Keeping a sleep diary

When we are sleep deprived, we can become forgetful and stressed so do not always recognise what’s happening at night.

Each night merges into another, so you need to be able to take night time and look at it in segments. Using a sleep diary can help you identify areas of inconsistency and areas to praise. You might even notice your child is getting more sleep than you thought!

Download a sleep diary (Word)

Tips for using a sleep diary

  • To be effective, you need to complete your sleep diary honestly and fully.
  • If your child sleeps elsewhere, such as a respite centre or another family member’s house, ask them to fill in the sleep diary. You might notice your child’s sleep pattern is different there.
  • Check with your school to see if your child naps in the day. Ask the escort if they sleep on the bus home. This will affect night-time sleep if the nap is too late in the day or if they are at an age when they should not need naps.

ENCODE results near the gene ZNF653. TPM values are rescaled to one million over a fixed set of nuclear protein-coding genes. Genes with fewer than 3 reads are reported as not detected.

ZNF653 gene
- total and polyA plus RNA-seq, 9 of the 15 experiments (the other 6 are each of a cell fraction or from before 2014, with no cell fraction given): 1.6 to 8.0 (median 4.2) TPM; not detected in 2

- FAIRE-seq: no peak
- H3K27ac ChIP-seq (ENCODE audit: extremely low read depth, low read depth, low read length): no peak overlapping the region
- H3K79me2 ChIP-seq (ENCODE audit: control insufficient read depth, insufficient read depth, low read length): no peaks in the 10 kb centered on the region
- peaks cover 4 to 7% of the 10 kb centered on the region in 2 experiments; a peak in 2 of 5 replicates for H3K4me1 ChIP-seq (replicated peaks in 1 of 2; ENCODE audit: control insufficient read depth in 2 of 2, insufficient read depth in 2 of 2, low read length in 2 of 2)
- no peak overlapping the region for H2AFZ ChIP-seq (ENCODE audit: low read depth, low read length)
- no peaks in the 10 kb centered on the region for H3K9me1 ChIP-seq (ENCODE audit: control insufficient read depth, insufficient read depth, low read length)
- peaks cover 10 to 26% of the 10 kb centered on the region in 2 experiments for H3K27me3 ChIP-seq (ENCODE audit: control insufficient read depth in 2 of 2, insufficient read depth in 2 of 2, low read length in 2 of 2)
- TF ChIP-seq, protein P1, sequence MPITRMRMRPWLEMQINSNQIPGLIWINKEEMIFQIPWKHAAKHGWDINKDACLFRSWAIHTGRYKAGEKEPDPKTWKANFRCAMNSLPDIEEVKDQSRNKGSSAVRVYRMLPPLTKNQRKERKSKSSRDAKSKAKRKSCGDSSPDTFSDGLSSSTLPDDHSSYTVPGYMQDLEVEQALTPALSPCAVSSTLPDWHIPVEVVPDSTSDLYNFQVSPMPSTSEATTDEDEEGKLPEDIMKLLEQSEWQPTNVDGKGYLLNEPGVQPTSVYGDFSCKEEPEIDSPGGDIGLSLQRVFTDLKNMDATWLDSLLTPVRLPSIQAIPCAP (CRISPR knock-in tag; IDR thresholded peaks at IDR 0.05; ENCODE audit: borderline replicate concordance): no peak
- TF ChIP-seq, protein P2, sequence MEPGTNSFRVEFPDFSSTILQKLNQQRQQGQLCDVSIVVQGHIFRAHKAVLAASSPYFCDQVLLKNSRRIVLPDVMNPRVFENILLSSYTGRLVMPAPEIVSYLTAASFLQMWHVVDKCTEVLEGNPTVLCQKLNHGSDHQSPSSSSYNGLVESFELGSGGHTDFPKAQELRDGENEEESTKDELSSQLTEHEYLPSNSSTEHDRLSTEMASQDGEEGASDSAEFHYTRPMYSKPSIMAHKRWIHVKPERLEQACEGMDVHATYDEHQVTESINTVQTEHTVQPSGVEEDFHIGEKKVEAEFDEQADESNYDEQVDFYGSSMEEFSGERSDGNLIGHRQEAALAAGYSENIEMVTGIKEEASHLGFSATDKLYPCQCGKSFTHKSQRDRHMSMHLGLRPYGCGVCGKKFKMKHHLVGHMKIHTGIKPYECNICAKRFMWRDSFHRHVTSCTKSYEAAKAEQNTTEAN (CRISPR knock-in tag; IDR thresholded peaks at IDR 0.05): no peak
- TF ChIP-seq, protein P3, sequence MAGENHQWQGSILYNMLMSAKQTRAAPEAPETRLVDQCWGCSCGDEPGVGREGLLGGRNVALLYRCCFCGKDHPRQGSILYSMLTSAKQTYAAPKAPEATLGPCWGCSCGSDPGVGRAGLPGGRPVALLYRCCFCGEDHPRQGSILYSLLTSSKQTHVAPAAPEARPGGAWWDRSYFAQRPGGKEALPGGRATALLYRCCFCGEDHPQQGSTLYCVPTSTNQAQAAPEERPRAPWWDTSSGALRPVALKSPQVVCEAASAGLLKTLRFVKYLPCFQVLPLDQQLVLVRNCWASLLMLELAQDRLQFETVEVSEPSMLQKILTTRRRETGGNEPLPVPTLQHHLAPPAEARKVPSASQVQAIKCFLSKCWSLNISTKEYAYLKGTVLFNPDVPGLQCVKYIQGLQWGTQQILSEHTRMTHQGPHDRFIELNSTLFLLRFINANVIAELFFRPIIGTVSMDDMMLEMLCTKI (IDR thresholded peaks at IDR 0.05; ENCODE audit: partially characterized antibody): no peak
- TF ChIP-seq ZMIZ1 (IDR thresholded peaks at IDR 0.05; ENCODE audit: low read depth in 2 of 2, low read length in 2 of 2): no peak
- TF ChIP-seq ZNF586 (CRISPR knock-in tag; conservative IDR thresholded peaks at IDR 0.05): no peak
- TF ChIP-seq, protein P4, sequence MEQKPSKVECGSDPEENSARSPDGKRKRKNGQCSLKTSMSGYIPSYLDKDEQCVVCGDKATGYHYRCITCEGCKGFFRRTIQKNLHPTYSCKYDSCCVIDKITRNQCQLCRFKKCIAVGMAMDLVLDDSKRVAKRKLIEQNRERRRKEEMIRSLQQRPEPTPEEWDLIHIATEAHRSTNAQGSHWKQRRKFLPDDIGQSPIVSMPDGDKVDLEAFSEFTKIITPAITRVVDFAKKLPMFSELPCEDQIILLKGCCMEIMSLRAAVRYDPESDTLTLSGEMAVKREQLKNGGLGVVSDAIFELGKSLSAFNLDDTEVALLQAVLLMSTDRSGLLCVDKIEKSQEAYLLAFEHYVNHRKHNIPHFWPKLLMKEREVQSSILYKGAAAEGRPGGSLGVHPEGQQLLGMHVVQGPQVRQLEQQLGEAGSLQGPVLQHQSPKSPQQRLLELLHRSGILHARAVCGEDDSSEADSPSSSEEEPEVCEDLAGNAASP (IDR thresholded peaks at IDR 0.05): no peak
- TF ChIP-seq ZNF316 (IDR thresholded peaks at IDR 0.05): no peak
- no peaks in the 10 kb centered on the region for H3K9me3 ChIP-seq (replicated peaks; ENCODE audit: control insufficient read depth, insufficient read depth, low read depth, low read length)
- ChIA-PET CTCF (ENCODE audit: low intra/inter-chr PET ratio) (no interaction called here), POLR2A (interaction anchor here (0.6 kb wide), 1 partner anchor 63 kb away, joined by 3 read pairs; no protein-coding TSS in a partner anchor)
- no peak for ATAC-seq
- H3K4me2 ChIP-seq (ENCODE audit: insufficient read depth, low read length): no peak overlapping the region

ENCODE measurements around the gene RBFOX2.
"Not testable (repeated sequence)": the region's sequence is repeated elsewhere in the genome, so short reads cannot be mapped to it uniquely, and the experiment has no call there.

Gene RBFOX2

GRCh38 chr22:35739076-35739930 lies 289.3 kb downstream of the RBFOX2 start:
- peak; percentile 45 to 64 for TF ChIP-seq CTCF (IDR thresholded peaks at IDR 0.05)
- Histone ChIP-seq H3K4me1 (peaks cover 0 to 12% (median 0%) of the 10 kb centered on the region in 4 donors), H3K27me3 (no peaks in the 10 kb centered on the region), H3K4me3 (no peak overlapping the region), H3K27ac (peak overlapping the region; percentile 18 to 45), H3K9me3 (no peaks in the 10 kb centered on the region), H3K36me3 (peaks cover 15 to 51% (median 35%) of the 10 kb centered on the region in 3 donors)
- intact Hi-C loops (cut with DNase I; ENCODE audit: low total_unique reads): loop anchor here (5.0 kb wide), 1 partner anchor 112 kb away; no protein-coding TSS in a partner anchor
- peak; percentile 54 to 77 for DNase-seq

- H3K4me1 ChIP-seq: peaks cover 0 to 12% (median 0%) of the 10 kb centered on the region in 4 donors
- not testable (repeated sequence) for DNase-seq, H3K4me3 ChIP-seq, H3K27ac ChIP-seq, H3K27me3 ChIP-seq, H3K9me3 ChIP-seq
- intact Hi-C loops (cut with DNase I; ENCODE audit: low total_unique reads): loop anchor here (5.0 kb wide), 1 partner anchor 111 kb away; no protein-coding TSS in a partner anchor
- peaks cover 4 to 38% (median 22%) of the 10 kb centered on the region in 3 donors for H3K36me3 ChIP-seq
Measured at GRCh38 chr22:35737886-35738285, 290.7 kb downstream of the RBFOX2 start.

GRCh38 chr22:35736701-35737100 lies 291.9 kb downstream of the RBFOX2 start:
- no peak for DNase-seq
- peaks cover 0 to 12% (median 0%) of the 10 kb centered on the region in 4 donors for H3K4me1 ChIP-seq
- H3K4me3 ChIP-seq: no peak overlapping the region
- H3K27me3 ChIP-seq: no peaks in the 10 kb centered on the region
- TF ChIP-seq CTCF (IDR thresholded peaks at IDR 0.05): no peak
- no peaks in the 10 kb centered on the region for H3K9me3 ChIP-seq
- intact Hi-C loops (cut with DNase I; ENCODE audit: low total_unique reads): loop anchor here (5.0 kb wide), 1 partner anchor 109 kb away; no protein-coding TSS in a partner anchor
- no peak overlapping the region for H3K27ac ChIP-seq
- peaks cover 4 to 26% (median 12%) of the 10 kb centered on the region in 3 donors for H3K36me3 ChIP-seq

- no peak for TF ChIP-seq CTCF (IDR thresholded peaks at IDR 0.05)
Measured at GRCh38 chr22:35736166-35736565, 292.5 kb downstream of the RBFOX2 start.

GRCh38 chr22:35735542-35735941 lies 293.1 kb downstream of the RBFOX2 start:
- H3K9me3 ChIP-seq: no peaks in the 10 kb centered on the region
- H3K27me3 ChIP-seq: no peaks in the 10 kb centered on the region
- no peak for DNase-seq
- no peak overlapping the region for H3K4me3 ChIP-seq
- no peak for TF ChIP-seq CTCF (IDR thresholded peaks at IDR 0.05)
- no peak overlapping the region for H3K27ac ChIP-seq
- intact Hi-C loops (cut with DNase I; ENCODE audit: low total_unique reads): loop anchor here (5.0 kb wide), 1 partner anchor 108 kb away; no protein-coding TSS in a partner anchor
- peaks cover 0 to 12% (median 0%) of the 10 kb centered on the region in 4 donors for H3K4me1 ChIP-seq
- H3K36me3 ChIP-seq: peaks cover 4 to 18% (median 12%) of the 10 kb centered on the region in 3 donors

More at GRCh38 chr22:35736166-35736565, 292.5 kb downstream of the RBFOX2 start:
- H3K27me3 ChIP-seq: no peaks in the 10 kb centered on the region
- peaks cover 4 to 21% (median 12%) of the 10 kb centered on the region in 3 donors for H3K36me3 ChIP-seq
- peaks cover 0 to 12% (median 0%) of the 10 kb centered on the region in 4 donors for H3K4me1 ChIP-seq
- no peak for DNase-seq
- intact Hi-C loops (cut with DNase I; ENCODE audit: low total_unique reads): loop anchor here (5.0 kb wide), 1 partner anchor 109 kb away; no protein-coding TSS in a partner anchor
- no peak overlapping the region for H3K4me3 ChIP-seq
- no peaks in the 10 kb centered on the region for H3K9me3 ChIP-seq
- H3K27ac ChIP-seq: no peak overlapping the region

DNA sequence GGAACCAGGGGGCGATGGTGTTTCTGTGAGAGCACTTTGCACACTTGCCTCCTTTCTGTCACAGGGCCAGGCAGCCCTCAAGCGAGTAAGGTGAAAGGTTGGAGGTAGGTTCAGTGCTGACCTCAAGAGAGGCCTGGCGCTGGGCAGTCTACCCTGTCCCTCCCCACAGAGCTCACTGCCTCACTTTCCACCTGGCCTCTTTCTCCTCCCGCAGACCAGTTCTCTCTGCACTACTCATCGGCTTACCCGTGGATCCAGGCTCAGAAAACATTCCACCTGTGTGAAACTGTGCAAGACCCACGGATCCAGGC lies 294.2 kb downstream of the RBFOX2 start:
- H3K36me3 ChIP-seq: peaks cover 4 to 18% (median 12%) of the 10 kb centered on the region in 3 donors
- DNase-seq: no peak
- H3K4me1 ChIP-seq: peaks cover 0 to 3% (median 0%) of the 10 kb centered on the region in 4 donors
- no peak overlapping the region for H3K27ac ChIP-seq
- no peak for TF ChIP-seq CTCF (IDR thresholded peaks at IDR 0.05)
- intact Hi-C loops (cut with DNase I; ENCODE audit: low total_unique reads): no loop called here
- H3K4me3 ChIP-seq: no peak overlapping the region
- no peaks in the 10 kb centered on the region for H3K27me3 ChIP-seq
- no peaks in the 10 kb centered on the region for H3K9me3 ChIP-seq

• Keep the diary and a pencil by the bed. Fill it in immediately as it's hard trying to remember what happened later.
  • Share the diary with sleep professionals to see if they can help you find a cause for your child’s sleeping difficulties.
  • Keep the diary for at least 2 weeks. See if you can see a pattern to your child’s sleeping habits. You can then identify an area that you can start to address.

Helping your disabled child sleep

Scope's sleep services

We run sleep services that support families of children with additional needs, aged between 2 and 18, who have severe sleep problems.

These services provide workshops, clinic appointments as well as support by telephone and email.

Scope's Sleep Right service

Scope's Sleep Right podcast

Last reviewed by Scope on: 15/02/2024

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